Introduction to Metabolic Control Analysis (MCA)

  • Maliackal Poulo Joy
  • Timothy C. Elston
  • Andrew N. LaneEmail author
  • Jeffrey M. Macdonald
  • Marta Cascante
Part of the Methods in Pharmacology and Toxicology book series (MIPT)


Metabolic Control Analysis (MCA) provides a conceptual framework for understanding the control of fluxes though metabolic pathways at the molecular level. It further provides a theoretical underpinning for an experimental approach to determining metabolic control. In this chapter, the basic principles of MCA are introduced, and the kinds of applications that are accessible to this approach. The relationship to flux analysis and measurement of metabolic fluxes is outlined.

Key words

Metabolic control analysis Flux control Elasticity 



Disequilibrium ratio

Deviation of a reaction from equilibrium as expressed by the ratio of the actual reactants to the values they have at equilibrium, under the prevailing conditions Γ = (p/s)/Keq. This is related to the available free energy difference for driving a reaction: ΔG = ΔG 0−RTln Γ


Is a property of an enzyme and determines how the flux through a particular step depends on the substrate concentration: ∂lnv i/∂lns i


Net rate of a reaction or of a pathway. Flux is the difference between the forward rate and the reverse rate, J = v fv r

Flux Control

The extent to which flux is determined and is a system property. If J is the net flux, the control is determined by the sensitivity of the net flux to changes in activity at individual steps

Flux Control Coefficient (FCC)

Fractional change in flux due to a fractional change in enzyme activity a: FCC = ∂lnJ/∂lna

Hill equation

Proteins that interact with multiple substrates or ligands, such as hemoglobin, may show cooperativity between binging sites. The Hill equation represents an all or none cooperative binding equation of the form F = s n /(K + s n ) where n is the Hill coefficient. A value n > 1 implies positive cooperativity, and n < 1 is negative cooperativity. N is always less than the number of binding sites. Cf. Monod–Wyman–Changeux and Koshland–Nemethy–Filmer models (15)

kcat, Km

In the Michaelis–Menten mechanism, k cat is the turnover number for an enzyme and represents the apparent first order rate constant for the breakdown of ES complexes. K m is operationally the concentration of substrate at which the reaction velocity is half its maximum possible, as determined by V max = k cat.[enzyme]. k cat/K m is the apparent second order rate constant or substrate-enzyme complex formation and determines the specificity of the enzyme for its substrate (15)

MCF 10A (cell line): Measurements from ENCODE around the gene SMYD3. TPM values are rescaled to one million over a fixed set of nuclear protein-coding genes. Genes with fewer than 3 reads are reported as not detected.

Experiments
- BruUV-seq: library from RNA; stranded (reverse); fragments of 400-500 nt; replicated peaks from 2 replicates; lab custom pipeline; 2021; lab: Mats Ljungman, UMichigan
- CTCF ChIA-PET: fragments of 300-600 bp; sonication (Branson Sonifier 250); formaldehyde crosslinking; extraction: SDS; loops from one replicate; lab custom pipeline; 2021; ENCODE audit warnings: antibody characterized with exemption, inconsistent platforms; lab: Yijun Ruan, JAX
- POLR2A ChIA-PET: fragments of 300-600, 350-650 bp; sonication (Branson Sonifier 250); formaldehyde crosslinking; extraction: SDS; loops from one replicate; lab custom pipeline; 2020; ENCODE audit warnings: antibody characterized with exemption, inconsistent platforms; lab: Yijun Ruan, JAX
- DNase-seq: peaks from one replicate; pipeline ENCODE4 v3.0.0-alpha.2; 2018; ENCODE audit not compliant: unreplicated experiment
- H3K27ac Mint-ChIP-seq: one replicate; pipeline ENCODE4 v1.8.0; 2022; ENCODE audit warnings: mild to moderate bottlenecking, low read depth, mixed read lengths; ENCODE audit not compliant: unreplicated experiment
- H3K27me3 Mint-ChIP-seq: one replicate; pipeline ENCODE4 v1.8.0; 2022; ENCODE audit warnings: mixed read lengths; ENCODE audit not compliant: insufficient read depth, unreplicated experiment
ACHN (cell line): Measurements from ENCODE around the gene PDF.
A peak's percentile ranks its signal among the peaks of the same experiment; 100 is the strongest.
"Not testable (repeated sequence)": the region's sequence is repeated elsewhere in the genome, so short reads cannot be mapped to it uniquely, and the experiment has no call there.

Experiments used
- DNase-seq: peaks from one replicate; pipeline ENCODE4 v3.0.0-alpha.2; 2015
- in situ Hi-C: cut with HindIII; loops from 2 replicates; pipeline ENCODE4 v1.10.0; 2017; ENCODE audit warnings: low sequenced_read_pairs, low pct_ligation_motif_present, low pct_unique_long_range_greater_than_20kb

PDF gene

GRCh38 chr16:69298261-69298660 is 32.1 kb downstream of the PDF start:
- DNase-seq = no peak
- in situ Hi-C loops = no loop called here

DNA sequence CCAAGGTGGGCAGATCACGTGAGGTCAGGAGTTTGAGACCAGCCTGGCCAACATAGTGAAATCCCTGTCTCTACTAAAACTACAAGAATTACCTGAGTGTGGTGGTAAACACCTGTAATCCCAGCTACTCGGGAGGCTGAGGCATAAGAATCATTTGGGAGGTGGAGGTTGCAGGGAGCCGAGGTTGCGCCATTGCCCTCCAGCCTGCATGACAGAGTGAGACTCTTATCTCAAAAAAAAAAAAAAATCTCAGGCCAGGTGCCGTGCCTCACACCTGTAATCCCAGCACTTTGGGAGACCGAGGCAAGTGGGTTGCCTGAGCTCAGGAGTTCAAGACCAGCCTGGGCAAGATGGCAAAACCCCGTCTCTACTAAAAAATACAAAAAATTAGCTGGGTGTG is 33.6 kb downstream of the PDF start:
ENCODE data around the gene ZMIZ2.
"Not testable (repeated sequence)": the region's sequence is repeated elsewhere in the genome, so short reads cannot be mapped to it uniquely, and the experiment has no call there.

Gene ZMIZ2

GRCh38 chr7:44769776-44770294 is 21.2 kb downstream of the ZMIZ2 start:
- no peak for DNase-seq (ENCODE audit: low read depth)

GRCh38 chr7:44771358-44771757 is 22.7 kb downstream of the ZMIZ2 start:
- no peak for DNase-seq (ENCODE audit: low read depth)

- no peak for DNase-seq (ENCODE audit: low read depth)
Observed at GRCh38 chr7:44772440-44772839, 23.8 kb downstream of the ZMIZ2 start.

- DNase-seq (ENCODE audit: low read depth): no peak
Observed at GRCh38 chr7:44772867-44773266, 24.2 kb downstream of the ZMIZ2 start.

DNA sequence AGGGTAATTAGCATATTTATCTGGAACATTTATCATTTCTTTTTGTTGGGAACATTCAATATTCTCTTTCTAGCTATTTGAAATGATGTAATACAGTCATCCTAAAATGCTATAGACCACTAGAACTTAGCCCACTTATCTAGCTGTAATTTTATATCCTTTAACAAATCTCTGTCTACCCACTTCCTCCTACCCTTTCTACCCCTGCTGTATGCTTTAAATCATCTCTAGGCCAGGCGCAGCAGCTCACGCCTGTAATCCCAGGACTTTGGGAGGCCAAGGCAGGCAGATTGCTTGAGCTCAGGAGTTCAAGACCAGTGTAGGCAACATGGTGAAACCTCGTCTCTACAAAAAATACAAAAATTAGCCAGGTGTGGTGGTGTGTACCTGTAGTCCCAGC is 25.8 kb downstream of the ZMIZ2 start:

Speed of a reaction. For a Michaelis–Menten reaction, the initial rate is v i  = V max.s/(K m + s)


In MCA, control and regulation are distinct properties. Control is defined through the coefficients such as FCC. In contrast, regulation refers to the maintenance of homeostasis (i.e., resistance change), and a regulated enzyme is one that performs this task. Such an enzyme does not have to have a high FCC


How flux changes with respect to a local parameter p such as an effector Ri = ∂lnJ/∂lnpi


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Copyright information

© Springer Science+Business Media New York 2012

Authors and Affiliations

  • Maliackal Poulo Joy
    • 1
  • Timothy C. Elston
    • 1
  • Andrew N. Lane
    • 2
    Email author
  • Jeffrey M. Macdonald
    • 3
  • Marta Cascante
    • 4
  1. 1.Department of PharmacologyUniversity of North Carolina School of MedicineChapel HillUSA
  2. 2.Departments of Medicine and Chemistry, Center for Regulatory and Environmental Analytical Metabolomics (CREAM), and James Graham Brown Cancer CenterUniversity of LouisvilleLouisvilleUSA
  3. 3.Department of Biomedical EngineeringUniversity of North Carolina School of MedicineChapel HillUSA
  4. 4.Department of Biochemistry and Molecular Biology, Associated Unit to CSICInstitute of Biomedicine of University of Barcelona (IBUB) and IDIBAPS (Institut d’Investigacions Biomèdiques August Pi i Sunyer)BarcelonaSpain

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